Persion v. Alvogen: Inherency in Obviousness Attacks

January 13, 2020

Last month, the Federal Circuit affirmed the District Court of Delaware’s decision in Persion Pharmaceuticals v. Alvogen invalidating as obvious two Persion patents claiming methods of treating pain in patients with hepatic impairment (compromised liver functionality) using hydrocodone. Important to the Federal Circuit’s decision was the concept of “inherency.”

Often times “inherency” relates to the issue of anticipation – even though an anticipatory reference does not expressly disclose the presence of a claim element, the element can be present in the reference (and, thus, the reference can anticipate a patent claim) if the element is inherently (necessarily) present.  In Persion, however, anticipation was not an issue.  The issue was whether “inherency” could be used to support Alvogen’s obviousness attack.

Relevant Persion patent claims were directed to administering hydrocodone to patients with hepatic impairment and obtaining a specific hydrocodone release profile.  Devane, the primary asserted reference, disclosed the use of an extended-release, hydrocodone-only  product (Zohydro ER) to treat pain in patients with normal livers.  As noted above, Devane did not anticipate the claimed methods, so there was no question about whether this reference inherently disclosed the required hydrocodone release profile in patients with hepatic impairment.  The issue was whether the asserted references, when combined, inherently disclosed the required hydrocodone release profile in patients with hepatic impairment.  As the Federal Circuit noted (emphasis added), “‘inherency may supply a missing claim limitation in an obviousness analysis’ where the limitation at issue is ‘the natural result of the combination of prior art elements.’”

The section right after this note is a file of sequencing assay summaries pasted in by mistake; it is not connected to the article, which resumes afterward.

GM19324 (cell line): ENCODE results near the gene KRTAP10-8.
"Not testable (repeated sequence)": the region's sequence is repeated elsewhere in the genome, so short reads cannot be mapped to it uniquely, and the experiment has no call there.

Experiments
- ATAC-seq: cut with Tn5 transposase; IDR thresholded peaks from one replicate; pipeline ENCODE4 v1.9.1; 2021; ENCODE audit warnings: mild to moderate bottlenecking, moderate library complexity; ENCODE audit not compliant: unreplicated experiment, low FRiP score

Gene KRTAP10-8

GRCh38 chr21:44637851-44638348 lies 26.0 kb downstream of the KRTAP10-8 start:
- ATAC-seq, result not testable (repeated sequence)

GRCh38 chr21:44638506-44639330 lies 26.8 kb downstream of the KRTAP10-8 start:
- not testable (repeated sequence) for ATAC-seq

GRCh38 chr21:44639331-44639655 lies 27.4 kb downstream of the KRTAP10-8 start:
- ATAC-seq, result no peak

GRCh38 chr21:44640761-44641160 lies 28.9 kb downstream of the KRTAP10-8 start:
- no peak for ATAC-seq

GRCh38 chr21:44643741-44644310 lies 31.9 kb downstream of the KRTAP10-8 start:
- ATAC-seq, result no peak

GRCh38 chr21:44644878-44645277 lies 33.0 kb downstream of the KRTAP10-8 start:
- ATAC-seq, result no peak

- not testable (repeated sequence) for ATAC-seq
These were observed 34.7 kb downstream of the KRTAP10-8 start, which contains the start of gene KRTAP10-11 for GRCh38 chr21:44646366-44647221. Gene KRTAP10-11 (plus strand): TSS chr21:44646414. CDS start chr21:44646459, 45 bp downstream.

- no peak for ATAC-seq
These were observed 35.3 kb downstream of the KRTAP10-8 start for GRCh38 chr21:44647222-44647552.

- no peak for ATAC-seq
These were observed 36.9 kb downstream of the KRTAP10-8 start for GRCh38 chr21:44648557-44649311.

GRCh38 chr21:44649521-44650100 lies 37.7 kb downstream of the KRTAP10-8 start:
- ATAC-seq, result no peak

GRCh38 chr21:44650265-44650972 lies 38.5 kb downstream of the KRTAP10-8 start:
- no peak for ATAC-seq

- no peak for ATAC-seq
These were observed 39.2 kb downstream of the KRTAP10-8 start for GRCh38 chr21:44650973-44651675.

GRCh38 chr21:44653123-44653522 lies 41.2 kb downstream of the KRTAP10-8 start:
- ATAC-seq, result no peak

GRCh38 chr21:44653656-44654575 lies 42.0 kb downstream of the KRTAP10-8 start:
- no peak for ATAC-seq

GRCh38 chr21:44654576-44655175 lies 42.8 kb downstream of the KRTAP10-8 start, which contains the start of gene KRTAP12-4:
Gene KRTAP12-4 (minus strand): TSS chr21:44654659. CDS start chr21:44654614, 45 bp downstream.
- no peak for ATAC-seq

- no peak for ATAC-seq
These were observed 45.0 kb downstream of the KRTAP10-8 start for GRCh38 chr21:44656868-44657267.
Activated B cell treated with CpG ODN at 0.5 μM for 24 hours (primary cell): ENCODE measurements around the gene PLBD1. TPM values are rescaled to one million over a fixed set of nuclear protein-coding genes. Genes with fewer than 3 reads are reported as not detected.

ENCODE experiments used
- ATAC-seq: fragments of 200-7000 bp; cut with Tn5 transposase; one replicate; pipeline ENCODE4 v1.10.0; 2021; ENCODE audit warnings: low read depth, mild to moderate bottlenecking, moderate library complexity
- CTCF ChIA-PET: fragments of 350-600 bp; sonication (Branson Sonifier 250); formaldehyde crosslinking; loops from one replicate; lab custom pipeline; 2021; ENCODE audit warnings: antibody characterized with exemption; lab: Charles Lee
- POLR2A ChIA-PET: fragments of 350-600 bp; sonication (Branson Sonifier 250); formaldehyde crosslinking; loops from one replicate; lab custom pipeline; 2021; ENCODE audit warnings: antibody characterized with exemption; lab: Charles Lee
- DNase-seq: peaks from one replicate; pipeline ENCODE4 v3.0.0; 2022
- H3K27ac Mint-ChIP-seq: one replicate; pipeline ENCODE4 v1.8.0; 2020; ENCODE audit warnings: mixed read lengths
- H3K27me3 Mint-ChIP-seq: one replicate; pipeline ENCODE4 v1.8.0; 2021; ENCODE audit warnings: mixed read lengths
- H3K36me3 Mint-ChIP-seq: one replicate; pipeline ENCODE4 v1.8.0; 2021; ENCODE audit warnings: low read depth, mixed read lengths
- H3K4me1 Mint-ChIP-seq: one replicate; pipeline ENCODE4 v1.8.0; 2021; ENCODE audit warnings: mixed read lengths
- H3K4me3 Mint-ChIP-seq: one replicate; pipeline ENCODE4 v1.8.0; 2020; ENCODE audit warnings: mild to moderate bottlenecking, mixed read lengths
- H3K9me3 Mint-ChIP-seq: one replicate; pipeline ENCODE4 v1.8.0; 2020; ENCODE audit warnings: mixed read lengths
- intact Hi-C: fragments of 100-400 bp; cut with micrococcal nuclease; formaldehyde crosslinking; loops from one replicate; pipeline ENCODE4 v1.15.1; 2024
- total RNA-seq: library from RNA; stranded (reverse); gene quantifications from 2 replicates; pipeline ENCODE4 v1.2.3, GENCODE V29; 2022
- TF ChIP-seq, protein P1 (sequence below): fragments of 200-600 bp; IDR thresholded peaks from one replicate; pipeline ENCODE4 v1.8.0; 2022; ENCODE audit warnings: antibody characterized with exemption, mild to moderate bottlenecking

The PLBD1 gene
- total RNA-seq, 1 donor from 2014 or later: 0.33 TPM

This is a key point -- whereas “inherency” in an anticipation analysis focuses on whether a single disclosure necessarily contains a claim element, “inherency” in an obviousness analysis asks whether a hypothetical combination of references would necessarily contain the required element.  “Inherency” in an obviousness attack thus focuses on whether an element is necessarily present in something which did not exist prior to the hypothetical combination. 

In Precision, after Alvogen set forth its prima facie case of obviousness that one of ordinary skill in the art would have been motivated to combine the asserted references in a manner to arrive at methods of treating pain in patients with hepatic impairment using hydrocodone with a reasonable expectation of success, the required hydrocodone release profile was deemed to inherently result from this hypothetical combination of references.  Stated another way, rather than Alvogen needing to show that the required release profile resulted from the combination of asserted art in patients having hepatic impairment, the required profile was presumed to necessarily be present through “inherency.”  The ability to satisfy a claim element through “inherency” in this case, and in obviousness attacks generally, can be a significant advantage.

Of course, Alvogen’s attack might have been helped by the fact that previously-existing product Zohydro ER was covered by these two patents.  Regardless, it does not detract from the basic point here that “inherency” might be a useful tool to satisfy claim elements in an obviousness attack so it should be kept in mind.